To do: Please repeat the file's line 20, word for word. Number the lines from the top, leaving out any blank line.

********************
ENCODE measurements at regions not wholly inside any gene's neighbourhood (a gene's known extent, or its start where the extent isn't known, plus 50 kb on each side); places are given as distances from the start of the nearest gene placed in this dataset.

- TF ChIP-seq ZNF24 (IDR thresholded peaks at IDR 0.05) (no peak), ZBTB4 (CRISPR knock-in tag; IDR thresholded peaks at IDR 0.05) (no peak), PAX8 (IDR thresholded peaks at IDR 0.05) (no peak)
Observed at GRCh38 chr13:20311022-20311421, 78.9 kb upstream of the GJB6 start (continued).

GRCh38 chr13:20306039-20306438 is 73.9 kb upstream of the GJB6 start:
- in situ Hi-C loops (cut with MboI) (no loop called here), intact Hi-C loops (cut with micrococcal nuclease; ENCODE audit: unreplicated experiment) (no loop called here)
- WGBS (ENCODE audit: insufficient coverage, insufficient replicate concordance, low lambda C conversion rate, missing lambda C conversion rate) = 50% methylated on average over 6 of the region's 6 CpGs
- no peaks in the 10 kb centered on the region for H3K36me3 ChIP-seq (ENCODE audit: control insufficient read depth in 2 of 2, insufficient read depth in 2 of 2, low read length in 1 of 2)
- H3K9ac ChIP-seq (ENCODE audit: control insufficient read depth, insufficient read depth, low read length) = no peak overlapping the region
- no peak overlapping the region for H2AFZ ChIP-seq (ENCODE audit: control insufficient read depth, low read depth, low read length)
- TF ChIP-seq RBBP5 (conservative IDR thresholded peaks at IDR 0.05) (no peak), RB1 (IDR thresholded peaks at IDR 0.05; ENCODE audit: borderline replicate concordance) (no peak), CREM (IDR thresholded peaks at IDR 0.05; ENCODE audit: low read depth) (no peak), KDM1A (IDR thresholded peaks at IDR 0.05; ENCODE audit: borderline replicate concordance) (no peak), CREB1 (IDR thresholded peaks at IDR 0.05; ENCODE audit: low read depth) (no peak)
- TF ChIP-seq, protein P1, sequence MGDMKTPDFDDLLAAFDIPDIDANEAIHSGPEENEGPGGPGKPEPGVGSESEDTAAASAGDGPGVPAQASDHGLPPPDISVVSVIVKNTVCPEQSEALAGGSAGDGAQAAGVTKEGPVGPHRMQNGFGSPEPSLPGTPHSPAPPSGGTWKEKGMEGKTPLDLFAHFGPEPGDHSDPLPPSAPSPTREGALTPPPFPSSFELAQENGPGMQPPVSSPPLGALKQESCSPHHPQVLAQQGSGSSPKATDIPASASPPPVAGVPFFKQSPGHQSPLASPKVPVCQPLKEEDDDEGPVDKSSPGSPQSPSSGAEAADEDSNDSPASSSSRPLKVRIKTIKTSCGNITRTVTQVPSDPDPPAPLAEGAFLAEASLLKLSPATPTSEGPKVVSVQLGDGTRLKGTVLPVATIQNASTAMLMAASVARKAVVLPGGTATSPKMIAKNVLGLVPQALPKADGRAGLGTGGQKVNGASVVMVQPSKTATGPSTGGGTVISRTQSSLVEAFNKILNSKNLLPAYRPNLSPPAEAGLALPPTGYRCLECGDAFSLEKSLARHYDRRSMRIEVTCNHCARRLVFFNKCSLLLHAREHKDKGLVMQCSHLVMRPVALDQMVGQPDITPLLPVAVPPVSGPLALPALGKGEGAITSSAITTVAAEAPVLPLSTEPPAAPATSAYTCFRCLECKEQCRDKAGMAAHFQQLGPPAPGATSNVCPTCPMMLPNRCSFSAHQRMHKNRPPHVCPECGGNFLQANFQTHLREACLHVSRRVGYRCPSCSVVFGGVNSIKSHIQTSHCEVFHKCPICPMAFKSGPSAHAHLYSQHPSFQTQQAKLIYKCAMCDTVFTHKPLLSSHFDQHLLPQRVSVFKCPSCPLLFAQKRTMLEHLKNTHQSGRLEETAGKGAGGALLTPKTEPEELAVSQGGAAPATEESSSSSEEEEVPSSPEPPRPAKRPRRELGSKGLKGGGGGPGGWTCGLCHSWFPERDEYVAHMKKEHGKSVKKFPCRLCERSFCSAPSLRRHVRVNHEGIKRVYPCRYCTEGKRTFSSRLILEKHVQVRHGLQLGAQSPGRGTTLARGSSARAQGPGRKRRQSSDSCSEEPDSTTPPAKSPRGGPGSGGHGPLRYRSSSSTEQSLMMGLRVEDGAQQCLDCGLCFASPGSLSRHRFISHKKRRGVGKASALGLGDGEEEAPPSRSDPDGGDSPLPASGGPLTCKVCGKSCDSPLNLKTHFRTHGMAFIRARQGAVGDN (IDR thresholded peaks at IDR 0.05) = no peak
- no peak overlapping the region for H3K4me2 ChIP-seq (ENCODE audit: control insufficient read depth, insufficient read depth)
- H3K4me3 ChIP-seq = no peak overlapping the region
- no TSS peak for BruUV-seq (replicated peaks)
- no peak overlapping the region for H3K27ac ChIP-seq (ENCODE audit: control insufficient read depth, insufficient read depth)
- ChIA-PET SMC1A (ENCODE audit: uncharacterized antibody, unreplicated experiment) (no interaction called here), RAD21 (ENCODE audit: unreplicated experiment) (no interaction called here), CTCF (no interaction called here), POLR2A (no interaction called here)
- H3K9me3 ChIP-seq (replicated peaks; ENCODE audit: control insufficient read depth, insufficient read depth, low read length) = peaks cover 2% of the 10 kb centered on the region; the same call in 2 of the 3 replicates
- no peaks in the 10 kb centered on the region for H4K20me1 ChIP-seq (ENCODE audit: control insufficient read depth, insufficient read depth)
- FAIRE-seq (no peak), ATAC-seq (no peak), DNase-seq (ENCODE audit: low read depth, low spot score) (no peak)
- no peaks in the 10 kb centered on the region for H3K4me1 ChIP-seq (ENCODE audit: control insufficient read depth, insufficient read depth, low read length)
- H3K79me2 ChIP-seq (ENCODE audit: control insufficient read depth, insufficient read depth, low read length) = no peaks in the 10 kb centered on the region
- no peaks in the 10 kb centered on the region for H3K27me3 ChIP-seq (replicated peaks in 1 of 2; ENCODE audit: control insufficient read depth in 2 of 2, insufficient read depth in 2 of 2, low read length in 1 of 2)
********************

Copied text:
- no peaks in the 10 kb centered on the region for H3K4me1 ChIP-seq (ENCODE audit: control insufficient read depth, insufficient read depth, low read length)